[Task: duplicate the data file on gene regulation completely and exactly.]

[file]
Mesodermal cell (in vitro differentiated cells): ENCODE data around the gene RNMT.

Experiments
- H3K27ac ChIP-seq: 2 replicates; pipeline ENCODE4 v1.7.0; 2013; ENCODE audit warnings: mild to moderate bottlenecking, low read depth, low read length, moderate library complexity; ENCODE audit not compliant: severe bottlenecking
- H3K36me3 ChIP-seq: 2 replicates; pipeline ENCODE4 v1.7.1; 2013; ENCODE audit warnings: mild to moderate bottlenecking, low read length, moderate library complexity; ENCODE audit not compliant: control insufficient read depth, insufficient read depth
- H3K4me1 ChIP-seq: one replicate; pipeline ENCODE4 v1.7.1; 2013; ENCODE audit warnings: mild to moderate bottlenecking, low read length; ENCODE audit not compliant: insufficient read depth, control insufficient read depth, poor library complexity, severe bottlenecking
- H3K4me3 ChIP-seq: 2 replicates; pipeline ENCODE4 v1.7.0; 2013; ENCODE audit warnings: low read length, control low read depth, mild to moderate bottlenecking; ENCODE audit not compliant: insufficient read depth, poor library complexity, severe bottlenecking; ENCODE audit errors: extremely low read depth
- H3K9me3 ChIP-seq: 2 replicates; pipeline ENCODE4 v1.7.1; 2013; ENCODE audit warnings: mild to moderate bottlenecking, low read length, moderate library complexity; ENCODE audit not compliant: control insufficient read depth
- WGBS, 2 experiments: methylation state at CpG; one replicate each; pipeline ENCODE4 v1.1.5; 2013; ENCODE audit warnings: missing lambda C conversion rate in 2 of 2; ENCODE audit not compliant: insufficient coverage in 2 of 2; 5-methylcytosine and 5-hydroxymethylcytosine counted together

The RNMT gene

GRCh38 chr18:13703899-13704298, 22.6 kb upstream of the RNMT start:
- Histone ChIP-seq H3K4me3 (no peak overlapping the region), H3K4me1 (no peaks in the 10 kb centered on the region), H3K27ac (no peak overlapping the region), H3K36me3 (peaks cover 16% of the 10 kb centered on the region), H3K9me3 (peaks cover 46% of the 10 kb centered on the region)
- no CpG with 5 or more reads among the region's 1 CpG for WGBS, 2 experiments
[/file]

Mesodermal cell (in vitro differentiated cells): ENCODE data around the gene RNMT.

Experiments
- H3K27ac ChIP-seq: 2 replicates; pipeline ENCODE4 v1.7.0; 2013; ENCODE audit warnings: mild to moderate bottlenecking, low read depth, low read length, moderate library complexity; ENCODE audit not compliant: severe bottlenecking
- H3K36me3 ChIP-seq: 2 replicates; pipeline ENCODE4 v1.7.1; 2013; ENCODE audit warnings: mild to moderate bottlenecking, low read length, moderate library complexity; ENCODE audit not compliant: control insufficient read depth, insufficient read depth
- H3K4me1 ChIP-seq: one replicate; pipeline ENCODE4 v1.7.1; 2013; ENCODE audit warnings: mild to moderate bottlenecking, low read length; ENCODE audit not compliant: insufficient read depth, control insufficient read depth, poor library complexity, severe bottlenecking
- H3K4me3 ChIP-seq: 2 replicates; pipeline ENCODE4 v1.7.0; 2013; ENCODE audit warnings: low read length, control low read depth, mild to moderate bottlenecking; ENCODE audit not compliant: insufficient read depth, poor library complexity, severe bottlenecking; ENCODE audit errors: extremely low read depth
- H3K9me3 ChIP-seq: 2 replicates; pipeline ENCODE4 v1.7.1; 2013; ENCODE audit warnings: mild to moderate bottlenecking, low read length, moderate library complexity; ENCODE audit not compliant: control insufficient read depth
- WGBS, 2 experiments: methylation state at CpG; one replicate each; pipeline ENCODE4 v1.1.5; 2013; ENCODE audit warnings: missing lambda C conversion rate in 2 of 2; ENCODE audit not compliant: insufficient coverage in 2 of 2; 5-methylcytosine and 5-hydroxymethylcytosine counted together

The RNMT gene

GRCh38 chr18:13703899-13704298, 22.6 kb upstream of the RNMT start:
- Histone ChIP-seq H3K4me3 (no peak overlapping the region), H3K4me1 (no peaks in the 10 kb centered on the region), H3K27ac (no peak overlapping the region), H3K36me3 (peaks cover 16% of the 10 kb centered on the region), H3K9me3 (peaks cover 46% of the 10 kb centered on the region)
- no CpG with 5 or more reads among the region's 1 CpG for WGBS, 2 experiments